In 2010, when leaving office after Labour lost the British general election, Liam Byrne, chief secretary to the Treasury, notoriously left a note for his successor. It said: “I’m afraid there is no money.”
He meant it as a joke but it backfired terribly. David Cameron and George Osborne used it as a weapon against the Labour party and as justification for the draconian austerity they inflicted on the UK.
It wasn’t the first time an outgoing minister had given a similar message to his successor. In 1964 Reginald Maudling, the Chancellor, met the incoming Labour Chancellor, Jim Callaghan, on the steps of the Treasury and said: “Sorry to leave it in such a mess, old cock.”
That triggered what became the sterling crisis for the new Labour government, resulting in the devaluation of the pound in 1967, a major landmark in Britain’s long, slow decline, inexorably dragging the north with it.
It’s going to be worse this time. The UK really is broke but this rotten, corrupt, lying Conservative government is doing nothing to remedy the dire state of affairs.
On the contrary, Sunak’s government, if it still is his government much longer, is trying to buy the election with tax cuts in the budget on March 6. Another attempt to pull the wool over people’s eyes. In fact, regardless of any tax cut in March, this parliament since 2019 has seen the overall level of taxation rise fastest since records began. It’s now at 37% of GDP.
Among the many effects of this approach are two which are critically damaging for Britain but have a greater effect on the north. First, cutting any tax in March means there’s less money for public services, which the Conservatives have decimated. Secondly, there’s no money for infrastructure, which is desperately needed here.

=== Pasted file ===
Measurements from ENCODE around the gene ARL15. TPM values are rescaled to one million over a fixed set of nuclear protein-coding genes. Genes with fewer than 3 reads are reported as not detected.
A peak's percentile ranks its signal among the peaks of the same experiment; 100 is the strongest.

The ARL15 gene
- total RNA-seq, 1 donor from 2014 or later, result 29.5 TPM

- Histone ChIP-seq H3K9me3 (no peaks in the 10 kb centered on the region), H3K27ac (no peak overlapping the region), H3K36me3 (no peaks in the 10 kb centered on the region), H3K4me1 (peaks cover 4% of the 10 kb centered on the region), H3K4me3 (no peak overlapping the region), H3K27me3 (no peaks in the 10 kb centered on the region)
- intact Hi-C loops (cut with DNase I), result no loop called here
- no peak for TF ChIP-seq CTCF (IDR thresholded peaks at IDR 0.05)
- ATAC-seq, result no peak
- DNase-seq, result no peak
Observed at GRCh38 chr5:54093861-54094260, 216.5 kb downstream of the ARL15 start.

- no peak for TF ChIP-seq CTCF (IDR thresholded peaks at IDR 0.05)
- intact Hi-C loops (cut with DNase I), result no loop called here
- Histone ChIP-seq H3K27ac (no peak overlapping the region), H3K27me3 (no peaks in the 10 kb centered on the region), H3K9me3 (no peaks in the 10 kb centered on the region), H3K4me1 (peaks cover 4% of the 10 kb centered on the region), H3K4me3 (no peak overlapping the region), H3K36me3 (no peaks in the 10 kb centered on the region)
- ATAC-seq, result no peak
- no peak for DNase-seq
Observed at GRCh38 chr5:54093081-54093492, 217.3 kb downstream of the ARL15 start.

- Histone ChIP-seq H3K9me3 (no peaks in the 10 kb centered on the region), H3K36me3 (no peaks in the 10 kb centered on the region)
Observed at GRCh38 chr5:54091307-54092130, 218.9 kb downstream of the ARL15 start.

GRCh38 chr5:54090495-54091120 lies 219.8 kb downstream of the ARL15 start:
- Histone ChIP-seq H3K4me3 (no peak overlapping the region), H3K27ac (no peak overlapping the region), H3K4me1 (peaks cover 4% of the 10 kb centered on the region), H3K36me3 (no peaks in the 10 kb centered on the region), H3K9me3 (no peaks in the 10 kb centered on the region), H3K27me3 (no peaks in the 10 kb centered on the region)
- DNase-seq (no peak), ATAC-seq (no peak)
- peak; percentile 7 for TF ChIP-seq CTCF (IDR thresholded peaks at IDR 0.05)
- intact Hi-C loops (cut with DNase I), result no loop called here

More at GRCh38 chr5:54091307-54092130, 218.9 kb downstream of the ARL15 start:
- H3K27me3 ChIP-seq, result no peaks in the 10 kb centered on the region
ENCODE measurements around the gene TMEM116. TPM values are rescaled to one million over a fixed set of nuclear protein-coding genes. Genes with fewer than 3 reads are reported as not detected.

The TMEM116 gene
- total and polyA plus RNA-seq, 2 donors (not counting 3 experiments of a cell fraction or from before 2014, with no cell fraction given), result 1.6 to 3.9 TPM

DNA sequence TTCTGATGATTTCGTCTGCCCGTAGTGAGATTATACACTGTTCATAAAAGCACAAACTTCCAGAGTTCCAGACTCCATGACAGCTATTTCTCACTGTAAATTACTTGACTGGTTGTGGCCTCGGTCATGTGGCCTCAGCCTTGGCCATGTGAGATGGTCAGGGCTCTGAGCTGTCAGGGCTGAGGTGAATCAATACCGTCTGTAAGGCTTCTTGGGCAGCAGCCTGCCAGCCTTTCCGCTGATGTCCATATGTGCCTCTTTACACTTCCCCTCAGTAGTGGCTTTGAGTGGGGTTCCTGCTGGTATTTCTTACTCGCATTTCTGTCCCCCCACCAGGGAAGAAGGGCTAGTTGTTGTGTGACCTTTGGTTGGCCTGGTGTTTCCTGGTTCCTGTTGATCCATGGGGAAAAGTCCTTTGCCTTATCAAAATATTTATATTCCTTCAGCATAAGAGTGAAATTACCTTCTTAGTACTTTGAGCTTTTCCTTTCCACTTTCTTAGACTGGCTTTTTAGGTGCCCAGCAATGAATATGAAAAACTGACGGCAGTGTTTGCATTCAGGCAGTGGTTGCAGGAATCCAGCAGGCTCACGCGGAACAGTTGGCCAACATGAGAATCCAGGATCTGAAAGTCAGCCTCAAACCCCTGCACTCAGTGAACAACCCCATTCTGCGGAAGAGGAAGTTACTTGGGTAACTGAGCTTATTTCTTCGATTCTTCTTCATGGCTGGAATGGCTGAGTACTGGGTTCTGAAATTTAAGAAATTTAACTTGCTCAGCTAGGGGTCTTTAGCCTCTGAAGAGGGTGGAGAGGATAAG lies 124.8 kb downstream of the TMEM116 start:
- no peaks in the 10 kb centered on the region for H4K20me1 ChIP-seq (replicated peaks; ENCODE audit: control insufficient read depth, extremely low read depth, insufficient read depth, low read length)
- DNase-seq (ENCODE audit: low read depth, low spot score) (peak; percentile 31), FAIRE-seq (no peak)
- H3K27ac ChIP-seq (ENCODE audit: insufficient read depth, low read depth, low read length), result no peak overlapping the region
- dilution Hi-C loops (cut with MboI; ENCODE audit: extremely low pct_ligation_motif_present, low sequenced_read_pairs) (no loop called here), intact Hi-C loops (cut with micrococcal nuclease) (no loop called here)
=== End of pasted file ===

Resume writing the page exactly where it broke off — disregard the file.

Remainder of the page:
If the British economy were growing there might be a case for cutting taxes, but it isn’t. Poor productivity, an ageing population, increasing demand for services like health and education and disability all place more demands on public services which can’t be fulfilled by an economy which is flatlining on the edge of recession, and certainly not by a government which doesn’t believe in public services.
To add to this miserable picture, an incoming Labour government will be unable to pay for improvements in public services without raising taxes and achieving growth in the economy. None of that can or will happen in the short term.
The consequences for this place are bleak. Here people have the lowest average income and lowest disposable income in these islands, the lowest productivity, highest dependency rates, highest economic inactivity, longest waiting lists for health and all with the lowest benefit rates in western Europe. None of these positions will improve by remaining part of the UK.
There will be no money for infrastructure, road or rail. Arguing about the proposed £30 billion All-Island Strategic Rail Review ignoring west of the Bann is a pointless pipe dream. There will be no railway investment; maybe the odd tweak of the Dublin-Belfast line because there’s no money. They can’t even afford the York Street flyover joining the Westlink and M2.
Actually, there’s not even enough money to fix the potholes in the north’s roads, so it’s make do and mend until the first lorry scrapes off the patch.
Demanding the return of Stormont is all very well but it will not have the slightest effect on any of the above. An executive can only administer the money Britain sends.
There is a remedy. You could always vote to leave the UK
You’ll notice the proconsul’s December offer was only for a year, won’t close the pay gap with England, but crucially won’t enable any infrastructure development. Apart from the work on the A6 to Derry, the roads are where they were 20 years ago, except the traffic on the A1 and A5 is much heavier.
There is a remedy. You could always vote to leave the UK.